Weimar winners: Rare Expressionism on auction at Ketterer-Kunst


Dorte Clara Wolff, known as Dodo, “Nächtliche Konversation,” circa 1920s. Watercolor over pencil on firm woven paper, 11.8 x 10.4 inches. Signed lower right. Ketterer-Kunst pre-sale estimate: 4,500 Euros. Image copyright and courtesy Ketterer-Kunst. 

PARIS — It’s not for nothing that it was dubbed “Expressionism.” The German Expressionist art featured in Ketterer-Kunst’s June 9 – 11 Munich auctions, primarily a collection of 47 works being sold by a German corporation whose offices some of the works have decorated for more than 40 years, offers not only brilliant colors by the likes of Otto Dix, Ernst Ludwig Kirchner, Herman Max Pechstein, and Otto Dix, as well as work by Paul Klee, Matisse, Chagall, and Georges Braque but art that also reflects the literary brilliance that marked the Weimar period, here chiefly distinguished by woodcuts and work in other mediums such as chalk and watercolor which retain the woodcut aesthetic.

germankandinskysmWassily Kandinsky, “Holzschnitt für den Almanach ‘Der Blaue Reiter,'” 1912/1914. Galvano print after a blue and black woodcut. On firm woven paper, 10.9 x 8.3 inches. (Sheet: 11.4 x 8.5 inches.) Wrapper trimmed. One of a total 2,200 copies. Issued as galvano print on the board wrapper of the general edition of the first and second edition of the influential almanac “Der Blaue Reiter,” published by Wassily Kandinsky and Franz Marc in Munich in 1912 and 1914. Ketterer-Kunst pre-sale estimate: 2,500 Euros. Image copyright and courtesy Ketterer-Kunst.

Ketterer-Kunst’s selection also shows the expertise of a “local” house, meaning that the artists available are not just the usual suspects (Dix, Ernst, Beckman, Nolde), but painters and water-colorists less renowned in the international realm. For instance, you may already know about Der Blaue Reiter (The Blue Horseman), a group that exhibited together, with Vassily Kandinsky, Franz Marc, and Auguste Macke at its nucleus, but also produced an almanac, in which the color blue featured prominently. And you may be familiar with the dance-inspired work of Kirchner, here represented by, among other lots, a color chalk study of the pioneering modern dance choreographer Mary Wigman and her dancers. Kirchner might be seen as Wigman’s Degas. Like the choreographer and like the painter, in his studies he was often working out questions around the female body. As Roman Norbert Ketterer points out, Kirchner’s dance images from the period 1926 – 32 represented “efforts to free himself from the actual model and arrive at a more geometric,  abstracted” perception of the body.” Even if the dancers he painted were clothed, Kirchner would sometimes envision them nude. (Das Werk Ernst Ludwig Kirchners. Lugano: Galerie Ketterer, 1980. Cited by Toepfer, Karl. Empire of Ecstasy: Nudity and Movement in German Body Culture, 1910-1935. Berkeley: University of California Press, c1997.)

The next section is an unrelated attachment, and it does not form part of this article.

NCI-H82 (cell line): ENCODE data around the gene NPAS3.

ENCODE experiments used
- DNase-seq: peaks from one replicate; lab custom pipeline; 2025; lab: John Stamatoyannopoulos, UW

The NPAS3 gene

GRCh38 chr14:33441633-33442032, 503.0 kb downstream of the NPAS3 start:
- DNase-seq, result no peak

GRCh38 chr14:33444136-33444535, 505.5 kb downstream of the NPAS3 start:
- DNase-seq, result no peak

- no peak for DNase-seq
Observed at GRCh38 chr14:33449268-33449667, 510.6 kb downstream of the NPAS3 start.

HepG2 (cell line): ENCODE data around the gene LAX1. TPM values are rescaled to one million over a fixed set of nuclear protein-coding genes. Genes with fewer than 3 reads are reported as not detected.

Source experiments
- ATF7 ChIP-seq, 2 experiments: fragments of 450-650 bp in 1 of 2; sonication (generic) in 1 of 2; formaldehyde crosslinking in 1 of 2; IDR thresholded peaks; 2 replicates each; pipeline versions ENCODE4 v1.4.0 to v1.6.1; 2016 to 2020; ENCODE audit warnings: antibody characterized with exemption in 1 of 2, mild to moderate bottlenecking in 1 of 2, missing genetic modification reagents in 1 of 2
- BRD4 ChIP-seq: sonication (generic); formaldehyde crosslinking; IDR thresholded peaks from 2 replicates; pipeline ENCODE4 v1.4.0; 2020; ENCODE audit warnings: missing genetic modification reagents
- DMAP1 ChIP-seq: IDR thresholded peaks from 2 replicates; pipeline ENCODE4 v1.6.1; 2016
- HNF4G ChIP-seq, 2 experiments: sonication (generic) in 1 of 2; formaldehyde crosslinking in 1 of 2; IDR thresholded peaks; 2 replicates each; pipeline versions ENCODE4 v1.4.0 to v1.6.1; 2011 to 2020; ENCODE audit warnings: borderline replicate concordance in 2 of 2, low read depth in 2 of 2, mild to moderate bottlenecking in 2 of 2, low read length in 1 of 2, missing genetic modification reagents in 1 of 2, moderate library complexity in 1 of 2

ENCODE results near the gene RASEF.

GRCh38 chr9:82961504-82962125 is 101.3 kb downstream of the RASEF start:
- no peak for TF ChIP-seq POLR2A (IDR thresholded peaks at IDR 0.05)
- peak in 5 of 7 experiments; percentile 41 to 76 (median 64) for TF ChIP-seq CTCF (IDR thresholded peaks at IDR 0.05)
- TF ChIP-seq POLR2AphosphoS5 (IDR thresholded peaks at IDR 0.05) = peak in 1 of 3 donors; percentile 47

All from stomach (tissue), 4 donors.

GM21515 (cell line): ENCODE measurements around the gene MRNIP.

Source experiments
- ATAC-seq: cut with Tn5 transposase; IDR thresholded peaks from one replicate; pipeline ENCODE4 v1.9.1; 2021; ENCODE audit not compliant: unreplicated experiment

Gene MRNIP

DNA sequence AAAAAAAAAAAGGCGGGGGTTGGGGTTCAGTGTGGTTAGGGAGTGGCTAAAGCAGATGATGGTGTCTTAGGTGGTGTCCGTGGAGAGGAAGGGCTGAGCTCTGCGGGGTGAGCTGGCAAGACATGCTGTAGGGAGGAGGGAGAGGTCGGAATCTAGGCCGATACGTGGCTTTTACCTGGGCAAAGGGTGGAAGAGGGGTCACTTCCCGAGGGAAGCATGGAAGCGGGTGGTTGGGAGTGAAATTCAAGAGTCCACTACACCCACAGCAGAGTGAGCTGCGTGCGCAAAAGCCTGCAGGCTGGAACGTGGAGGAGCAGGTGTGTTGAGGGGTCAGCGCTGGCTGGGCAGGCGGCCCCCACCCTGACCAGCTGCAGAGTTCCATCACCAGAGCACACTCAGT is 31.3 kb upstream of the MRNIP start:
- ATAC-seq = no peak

Ernst Ludwig Kirchner, “Wigman – Tanz,” 1926. Colored chalk on brown woven paper, 14 x 18.5 inches. Estate stamp of the Kunstmuseum Basel (Lugt 1570b) on reverse side, as well as the hand-written registration number “Fs Da/BE 32.” Ketterer-Kunst pre-sale estimate: 10,000 Euros. Image copyright and courtesy Ketterer-Kunst.

The revelation in this Ketterer-Kunz auction is Dodo, or as she was born, Dorte Clara Wolffe (1907 – 1998). If being a woman wasn’t already enough of an impediment to recognition in an early-twentieth century art world which still primed men, Wolffe was also Jewish, which limited her possibilities in Germany in the late 1930s. But it’s for neither of these reasons that we recommend her. In its vibrancy as well as the drama of the scene depicted, the watercolor “Nächtliche Konversation,” created in the 1920s, simply stands out. And, like much great art, it is only the beginning of the story, the viewer left to continue the tale.  — Paul Ben-Itzak


Emil Nolde, “Family,” 1917. Woodcut on copper plate printing board, 8.6 x 12.2 inches (sheet 12.4 x 16.9 inches). Signed, one of presumedly 16 copies. Ketterer-Kunst pre-sale estimate: 7,000 Euros. Image copyright and courtesy Ketterer-Kunst.


Richard Ziegler, “Mond über Pietà,” 1923. Oil on canvas, 23.8 x 17.9 inches. Monogrammed (in ligature) and dated lower left. Ketterer-Kunst pre-sale estimate: 9,000 Euros. Image copyright and courtesy Ketterer-Kunst.


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